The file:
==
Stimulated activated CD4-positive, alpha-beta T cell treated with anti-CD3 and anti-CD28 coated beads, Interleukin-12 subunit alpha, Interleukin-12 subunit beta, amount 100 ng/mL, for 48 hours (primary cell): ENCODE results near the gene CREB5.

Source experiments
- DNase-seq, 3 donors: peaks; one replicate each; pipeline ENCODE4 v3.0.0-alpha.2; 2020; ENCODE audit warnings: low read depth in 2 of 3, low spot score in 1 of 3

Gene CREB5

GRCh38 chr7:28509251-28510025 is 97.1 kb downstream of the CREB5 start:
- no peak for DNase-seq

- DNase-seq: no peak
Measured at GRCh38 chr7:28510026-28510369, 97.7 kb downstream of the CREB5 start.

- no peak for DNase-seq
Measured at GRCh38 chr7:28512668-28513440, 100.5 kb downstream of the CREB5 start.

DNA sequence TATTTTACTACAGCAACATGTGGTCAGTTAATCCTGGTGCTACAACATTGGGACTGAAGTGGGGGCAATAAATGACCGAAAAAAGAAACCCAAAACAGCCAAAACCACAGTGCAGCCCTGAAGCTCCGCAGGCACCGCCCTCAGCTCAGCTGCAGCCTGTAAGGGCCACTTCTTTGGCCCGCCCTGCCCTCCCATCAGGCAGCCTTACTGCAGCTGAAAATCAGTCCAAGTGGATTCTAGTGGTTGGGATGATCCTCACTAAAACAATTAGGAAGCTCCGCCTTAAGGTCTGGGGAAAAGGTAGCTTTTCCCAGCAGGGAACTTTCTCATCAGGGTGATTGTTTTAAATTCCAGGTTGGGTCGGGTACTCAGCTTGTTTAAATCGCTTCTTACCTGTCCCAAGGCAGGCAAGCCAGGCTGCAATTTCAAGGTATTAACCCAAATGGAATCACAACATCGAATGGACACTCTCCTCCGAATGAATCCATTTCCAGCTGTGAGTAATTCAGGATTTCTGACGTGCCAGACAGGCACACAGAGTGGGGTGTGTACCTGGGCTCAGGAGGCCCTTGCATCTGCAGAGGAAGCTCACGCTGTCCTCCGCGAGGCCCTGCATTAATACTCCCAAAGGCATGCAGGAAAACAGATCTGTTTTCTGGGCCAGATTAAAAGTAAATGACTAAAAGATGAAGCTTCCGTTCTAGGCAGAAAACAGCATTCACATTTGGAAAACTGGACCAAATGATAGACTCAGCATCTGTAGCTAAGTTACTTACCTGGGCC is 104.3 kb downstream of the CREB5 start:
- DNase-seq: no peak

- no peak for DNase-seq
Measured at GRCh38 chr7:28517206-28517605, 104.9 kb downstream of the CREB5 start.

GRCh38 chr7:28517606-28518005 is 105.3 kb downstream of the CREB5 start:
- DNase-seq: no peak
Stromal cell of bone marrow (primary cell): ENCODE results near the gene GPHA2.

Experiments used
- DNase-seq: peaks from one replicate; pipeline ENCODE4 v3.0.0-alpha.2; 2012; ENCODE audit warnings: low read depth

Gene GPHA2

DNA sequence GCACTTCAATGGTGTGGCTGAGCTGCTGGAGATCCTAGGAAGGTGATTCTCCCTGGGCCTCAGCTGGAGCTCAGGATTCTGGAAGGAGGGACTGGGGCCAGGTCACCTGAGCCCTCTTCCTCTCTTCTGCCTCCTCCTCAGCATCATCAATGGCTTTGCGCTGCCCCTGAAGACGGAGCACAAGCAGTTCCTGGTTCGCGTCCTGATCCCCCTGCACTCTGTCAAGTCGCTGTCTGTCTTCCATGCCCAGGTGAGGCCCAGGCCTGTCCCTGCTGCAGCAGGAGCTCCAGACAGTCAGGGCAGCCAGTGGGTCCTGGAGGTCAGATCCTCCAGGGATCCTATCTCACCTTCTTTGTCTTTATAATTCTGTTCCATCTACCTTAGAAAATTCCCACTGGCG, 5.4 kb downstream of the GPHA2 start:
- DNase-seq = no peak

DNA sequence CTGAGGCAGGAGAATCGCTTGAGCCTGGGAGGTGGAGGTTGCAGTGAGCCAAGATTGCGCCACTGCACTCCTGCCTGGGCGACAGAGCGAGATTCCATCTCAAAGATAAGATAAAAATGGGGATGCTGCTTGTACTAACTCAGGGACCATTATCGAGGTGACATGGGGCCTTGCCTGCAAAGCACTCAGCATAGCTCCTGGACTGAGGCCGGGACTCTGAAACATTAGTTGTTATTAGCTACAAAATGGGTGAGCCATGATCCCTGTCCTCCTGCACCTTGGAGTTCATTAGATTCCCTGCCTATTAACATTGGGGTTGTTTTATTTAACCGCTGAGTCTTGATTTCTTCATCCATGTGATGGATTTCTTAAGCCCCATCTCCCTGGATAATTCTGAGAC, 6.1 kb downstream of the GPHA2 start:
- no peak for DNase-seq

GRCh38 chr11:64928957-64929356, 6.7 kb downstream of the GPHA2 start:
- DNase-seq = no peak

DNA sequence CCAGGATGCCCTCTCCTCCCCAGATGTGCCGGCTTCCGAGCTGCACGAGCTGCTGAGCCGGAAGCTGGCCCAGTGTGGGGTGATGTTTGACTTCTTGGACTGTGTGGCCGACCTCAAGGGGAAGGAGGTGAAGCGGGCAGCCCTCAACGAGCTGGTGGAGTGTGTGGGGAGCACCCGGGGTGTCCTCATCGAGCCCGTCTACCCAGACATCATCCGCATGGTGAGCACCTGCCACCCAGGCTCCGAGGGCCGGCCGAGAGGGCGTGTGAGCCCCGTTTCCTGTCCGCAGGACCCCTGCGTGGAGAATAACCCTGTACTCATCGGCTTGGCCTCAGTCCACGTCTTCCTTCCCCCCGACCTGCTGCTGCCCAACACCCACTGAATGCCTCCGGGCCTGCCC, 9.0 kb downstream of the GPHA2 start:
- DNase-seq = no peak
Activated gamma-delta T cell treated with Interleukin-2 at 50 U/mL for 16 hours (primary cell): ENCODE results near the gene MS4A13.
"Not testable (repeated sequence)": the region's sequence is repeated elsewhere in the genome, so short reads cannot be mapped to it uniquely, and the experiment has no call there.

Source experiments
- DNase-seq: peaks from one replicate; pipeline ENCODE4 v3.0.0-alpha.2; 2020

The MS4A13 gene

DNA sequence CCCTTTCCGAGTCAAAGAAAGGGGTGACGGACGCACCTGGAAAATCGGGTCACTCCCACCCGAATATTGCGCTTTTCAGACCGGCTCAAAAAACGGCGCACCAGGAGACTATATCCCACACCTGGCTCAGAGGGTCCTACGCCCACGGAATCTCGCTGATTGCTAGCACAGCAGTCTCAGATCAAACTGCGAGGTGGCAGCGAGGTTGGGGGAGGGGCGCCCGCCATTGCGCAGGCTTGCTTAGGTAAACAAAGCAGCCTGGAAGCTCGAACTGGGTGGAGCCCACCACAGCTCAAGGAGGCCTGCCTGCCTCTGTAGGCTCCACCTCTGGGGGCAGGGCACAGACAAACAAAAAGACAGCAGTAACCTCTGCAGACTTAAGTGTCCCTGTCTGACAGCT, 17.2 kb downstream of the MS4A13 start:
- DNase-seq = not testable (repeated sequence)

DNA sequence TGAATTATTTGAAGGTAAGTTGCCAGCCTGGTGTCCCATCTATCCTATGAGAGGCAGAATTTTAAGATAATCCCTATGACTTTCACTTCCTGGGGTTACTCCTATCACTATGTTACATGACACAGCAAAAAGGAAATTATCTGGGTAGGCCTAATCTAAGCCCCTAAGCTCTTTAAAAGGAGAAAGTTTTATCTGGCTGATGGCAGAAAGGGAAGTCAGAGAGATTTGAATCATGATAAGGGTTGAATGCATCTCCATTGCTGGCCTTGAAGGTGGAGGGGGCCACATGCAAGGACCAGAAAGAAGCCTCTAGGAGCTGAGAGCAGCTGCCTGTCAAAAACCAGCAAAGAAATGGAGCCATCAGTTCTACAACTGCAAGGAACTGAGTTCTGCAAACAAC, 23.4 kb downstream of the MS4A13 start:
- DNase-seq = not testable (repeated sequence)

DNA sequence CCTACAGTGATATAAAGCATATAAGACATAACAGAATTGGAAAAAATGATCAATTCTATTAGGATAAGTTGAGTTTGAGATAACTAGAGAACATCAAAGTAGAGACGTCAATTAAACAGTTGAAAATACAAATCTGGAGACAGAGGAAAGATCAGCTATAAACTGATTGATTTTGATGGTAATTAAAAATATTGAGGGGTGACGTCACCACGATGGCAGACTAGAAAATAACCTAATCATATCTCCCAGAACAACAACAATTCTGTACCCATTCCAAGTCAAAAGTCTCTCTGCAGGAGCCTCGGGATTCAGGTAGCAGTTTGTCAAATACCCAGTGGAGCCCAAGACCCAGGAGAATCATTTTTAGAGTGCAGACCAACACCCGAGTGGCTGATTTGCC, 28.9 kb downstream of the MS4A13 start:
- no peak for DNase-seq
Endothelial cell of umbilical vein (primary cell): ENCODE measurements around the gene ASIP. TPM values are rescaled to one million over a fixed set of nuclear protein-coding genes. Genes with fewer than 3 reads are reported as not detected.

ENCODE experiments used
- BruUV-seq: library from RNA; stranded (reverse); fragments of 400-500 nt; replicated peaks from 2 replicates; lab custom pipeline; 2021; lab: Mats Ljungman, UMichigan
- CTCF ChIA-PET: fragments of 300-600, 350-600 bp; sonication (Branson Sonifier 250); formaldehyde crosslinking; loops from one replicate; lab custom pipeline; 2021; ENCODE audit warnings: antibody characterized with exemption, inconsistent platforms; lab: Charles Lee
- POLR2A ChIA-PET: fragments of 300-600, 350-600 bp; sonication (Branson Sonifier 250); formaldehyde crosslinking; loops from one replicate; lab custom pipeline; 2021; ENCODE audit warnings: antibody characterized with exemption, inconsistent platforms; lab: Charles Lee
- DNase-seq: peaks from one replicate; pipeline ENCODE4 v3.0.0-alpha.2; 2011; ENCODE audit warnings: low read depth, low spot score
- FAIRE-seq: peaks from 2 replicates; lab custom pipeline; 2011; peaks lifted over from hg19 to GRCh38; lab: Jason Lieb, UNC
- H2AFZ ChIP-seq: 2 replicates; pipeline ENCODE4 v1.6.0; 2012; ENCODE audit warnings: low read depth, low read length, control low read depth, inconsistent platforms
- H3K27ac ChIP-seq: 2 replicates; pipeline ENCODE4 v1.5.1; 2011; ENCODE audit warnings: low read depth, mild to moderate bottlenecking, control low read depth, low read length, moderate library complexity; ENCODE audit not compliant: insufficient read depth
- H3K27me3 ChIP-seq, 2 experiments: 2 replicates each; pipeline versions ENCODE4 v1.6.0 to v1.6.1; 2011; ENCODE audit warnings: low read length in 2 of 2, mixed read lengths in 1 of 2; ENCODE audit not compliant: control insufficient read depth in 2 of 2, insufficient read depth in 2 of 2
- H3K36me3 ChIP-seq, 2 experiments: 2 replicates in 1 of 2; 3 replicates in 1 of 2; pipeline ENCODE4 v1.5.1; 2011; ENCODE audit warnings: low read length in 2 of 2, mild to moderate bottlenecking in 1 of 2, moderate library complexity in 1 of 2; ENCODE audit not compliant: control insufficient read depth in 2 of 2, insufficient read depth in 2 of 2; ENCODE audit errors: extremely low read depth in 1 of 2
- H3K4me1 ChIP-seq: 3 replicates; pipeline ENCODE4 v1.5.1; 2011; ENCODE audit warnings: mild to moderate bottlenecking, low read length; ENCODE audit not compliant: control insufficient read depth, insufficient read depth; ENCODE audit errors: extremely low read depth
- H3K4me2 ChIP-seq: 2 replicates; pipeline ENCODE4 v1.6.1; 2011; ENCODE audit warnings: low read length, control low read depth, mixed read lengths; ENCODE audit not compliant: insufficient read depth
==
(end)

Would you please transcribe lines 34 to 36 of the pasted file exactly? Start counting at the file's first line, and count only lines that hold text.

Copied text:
DNA sequence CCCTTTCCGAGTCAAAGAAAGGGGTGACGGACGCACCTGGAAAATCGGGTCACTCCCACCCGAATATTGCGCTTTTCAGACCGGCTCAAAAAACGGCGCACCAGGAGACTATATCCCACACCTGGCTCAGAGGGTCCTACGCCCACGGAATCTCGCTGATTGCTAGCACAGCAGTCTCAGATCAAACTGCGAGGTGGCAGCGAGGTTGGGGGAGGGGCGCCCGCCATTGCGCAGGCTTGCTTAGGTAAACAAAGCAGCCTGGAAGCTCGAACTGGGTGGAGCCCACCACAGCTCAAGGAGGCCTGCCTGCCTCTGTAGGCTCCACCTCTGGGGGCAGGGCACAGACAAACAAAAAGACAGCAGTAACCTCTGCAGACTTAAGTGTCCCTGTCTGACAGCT, 17.2 kb downstream of the MS4A13 start:
- DNase-seq = not testable (repeated sequence)

DNA sequence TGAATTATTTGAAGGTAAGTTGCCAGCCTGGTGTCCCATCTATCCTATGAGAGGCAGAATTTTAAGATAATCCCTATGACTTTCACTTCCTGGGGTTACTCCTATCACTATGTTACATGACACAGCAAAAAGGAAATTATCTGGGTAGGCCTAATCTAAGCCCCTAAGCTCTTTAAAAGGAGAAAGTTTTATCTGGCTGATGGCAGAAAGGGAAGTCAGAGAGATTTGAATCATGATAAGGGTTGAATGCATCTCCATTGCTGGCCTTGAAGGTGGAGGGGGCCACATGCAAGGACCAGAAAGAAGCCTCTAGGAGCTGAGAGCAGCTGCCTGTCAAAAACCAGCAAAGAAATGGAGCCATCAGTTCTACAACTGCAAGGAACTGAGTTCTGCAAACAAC, 23.4 kb downstream of the MS4A13 start: